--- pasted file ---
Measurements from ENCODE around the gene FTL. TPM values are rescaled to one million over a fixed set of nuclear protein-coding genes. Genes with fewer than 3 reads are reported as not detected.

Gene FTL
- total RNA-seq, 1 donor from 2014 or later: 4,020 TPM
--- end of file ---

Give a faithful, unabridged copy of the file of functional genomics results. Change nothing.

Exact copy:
Measurements from ENCODE around the gene FTL. TPM values are rescaled to one million over a fixed set of nuclear protein-coding genes. Genes with fewer than 3 reads are reported as not detected.

Gene FTL
- total RNA-seq, 1 donor from 2014 or later: 4,020 TPM